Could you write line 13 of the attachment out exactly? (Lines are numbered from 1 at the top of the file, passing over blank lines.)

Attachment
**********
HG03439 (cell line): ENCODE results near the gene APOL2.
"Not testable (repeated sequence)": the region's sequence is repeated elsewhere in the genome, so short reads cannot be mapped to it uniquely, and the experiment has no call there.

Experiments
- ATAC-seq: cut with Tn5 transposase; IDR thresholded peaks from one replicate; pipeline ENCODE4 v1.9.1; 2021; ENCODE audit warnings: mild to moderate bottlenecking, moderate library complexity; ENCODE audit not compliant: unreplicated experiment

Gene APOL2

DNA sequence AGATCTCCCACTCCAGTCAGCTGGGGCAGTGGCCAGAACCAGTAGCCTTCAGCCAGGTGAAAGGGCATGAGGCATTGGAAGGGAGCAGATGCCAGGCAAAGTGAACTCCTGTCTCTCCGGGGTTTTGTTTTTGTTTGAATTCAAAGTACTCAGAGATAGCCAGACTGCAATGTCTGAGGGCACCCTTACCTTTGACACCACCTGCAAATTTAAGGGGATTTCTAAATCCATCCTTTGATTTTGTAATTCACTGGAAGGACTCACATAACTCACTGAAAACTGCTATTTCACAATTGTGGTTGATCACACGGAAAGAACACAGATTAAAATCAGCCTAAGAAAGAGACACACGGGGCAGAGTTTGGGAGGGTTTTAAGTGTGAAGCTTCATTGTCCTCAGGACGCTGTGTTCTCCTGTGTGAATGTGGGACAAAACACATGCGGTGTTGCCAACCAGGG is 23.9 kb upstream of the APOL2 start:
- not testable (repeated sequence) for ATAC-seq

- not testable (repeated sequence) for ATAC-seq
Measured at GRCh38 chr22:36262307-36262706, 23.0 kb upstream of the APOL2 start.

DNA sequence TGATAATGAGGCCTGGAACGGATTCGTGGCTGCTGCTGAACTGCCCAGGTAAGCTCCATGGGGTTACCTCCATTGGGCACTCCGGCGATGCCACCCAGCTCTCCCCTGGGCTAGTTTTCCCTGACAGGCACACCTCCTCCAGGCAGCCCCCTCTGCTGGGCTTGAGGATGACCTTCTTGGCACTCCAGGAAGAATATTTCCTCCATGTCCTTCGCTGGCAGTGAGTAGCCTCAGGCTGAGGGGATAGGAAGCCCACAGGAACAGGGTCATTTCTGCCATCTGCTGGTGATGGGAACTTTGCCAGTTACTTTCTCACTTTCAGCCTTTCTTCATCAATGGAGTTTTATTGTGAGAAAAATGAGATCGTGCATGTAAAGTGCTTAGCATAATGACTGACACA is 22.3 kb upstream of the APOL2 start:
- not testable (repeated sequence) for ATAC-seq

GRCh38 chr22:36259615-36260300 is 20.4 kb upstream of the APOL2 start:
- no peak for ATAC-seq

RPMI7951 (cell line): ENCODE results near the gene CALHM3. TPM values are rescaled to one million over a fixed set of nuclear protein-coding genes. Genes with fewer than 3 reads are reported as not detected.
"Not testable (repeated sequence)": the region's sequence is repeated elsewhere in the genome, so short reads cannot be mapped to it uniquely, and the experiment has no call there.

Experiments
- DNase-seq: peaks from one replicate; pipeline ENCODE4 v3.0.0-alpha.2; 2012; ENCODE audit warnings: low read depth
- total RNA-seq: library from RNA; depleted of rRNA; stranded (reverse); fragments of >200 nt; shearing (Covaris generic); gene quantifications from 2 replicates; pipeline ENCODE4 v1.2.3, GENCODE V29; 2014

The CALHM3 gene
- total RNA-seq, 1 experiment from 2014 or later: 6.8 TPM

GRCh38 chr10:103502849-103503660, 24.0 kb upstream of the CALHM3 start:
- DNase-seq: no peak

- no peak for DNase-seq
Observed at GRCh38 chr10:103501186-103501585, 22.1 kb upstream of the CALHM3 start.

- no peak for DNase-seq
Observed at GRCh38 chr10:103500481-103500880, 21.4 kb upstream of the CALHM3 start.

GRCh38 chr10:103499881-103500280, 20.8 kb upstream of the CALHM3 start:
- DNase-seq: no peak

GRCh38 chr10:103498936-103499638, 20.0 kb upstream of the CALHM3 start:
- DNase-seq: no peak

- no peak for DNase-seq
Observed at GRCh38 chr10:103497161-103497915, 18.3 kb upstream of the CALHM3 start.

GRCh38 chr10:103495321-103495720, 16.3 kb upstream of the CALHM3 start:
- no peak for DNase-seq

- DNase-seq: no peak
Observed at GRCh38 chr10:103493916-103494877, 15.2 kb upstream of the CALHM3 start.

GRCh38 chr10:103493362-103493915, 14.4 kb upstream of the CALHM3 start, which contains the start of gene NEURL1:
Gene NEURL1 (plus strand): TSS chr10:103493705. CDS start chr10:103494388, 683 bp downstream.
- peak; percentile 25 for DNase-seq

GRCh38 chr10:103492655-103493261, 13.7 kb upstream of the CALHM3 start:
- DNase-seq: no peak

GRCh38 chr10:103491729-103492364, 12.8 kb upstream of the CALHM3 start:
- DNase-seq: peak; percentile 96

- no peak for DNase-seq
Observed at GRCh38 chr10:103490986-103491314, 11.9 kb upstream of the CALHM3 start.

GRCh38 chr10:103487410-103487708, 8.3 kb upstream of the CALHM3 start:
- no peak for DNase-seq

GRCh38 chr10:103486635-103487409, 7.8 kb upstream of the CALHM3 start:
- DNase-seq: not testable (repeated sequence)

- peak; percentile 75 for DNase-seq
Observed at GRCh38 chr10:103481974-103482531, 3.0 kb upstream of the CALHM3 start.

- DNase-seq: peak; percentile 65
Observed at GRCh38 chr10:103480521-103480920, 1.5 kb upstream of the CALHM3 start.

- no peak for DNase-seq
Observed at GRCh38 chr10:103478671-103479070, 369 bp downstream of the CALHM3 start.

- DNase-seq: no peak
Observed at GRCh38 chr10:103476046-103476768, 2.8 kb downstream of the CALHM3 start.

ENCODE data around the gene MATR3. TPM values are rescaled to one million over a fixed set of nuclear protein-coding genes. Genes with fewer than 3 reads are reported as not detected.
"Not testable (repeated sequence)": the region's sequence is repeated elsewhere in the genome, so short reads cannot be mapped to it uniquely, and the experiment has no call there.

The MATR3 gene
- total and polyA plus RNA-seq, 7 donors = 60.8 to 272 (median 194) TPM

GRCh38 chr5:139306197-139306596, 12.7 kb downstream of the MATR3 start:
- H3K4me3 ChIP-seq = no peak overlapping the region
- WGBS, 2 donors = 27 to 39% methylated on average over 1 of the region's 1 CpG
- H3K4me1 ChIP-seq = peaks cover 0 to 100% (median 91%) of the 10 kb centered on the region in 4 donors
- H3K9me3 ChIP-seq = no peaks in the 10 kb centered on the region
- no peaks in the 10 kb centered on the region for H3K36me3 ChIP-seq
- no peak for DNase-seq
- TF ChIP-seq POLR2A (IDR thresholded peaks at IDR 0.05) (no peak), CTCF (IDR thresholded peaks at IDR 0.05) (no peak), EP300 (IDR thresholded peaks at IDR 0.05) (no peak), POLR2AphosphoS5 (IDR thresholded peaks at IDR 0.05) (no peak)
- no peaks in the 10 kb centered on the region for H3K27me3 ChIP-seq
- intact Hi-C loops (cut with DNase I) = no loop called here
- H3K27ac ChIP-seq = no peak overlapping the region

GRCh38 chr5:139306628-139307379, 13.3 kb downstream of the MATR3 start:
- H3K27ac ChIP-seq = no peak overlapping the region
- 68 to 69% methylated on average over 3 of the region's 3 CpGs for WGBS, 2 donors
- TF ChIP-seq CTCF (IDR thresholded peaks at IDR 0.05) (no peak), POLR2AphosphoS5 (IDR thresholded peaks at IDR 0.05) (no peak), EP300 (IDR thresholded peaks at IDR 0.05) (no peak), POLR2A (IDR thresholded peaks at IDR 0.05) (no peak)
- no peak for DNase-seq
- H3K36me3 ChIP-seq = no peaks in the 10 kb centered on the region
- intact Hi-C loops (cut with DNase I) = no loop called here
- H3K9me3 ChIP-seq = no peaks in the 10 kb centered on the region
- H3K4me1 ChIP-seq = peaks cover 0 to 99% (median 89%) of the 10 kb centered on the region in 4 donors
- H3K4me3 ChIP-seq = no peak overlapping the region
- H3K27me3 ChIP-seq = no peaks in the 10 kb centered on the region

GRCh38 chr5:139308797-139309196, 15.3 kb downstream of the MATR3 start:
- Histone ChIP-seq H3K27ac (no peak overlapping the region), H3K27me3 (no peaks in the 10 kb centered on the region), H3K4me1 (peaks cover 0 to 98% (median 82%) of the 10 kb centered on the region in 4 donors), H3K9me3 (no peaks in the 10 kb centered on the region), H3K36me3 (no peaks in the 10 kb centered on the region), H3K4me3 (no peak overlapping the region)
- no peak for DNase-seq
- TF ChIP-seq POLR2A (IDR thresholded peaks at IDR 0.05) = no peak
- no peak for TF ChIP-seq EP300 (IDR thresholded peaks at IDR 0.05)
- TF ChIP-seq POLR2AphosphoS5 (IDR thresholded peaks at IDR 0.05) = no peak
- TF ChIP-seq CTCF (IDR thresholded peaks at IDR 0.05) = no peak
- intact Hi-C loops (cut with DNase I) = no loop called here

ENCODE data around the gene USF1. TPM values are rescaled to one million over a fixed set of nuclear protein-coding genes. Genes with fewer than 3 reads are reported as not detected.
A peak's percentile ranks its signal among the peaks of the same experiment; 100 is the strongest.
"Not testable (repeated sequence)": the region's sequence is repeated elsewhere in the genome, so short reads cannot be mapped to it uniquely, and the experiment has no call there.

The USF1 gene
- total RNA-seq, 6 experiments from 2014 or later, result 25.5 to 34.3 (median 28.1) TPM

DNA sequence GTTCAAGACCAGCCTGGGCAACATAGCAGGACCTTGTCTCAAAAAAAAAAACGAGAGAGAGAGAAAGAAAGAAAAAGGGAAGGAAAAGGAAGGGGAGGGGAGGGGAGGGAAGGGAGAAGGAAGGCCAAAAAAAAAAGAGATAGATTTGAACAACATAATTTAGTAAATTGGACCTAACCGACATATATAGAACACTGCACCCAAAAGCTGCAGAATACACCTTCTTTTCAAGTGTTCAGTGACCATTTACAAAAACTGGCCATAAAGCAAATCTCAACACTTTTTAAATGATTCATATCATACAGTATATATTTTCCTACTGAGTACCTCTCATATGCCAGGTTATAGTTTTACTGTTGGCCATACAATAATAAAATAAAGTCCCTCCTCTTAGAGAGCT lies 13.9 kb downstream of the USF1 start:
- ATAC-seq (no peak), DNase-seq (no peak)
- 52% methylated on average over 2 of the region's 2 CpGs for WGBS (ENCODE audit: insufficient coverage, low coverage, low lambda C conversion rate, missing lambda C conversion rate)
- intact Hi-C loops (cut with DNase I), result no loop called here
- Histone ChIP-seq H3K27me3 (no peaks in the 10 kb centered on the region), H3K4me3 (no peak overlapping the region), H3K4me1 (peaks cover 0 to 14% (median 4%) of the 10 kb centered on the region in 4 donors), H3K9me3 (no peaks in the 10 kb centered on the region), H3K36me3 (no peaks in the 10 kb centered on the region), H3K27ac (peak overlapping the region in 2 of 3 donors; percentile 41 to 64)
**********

- no peak for ATAC-seq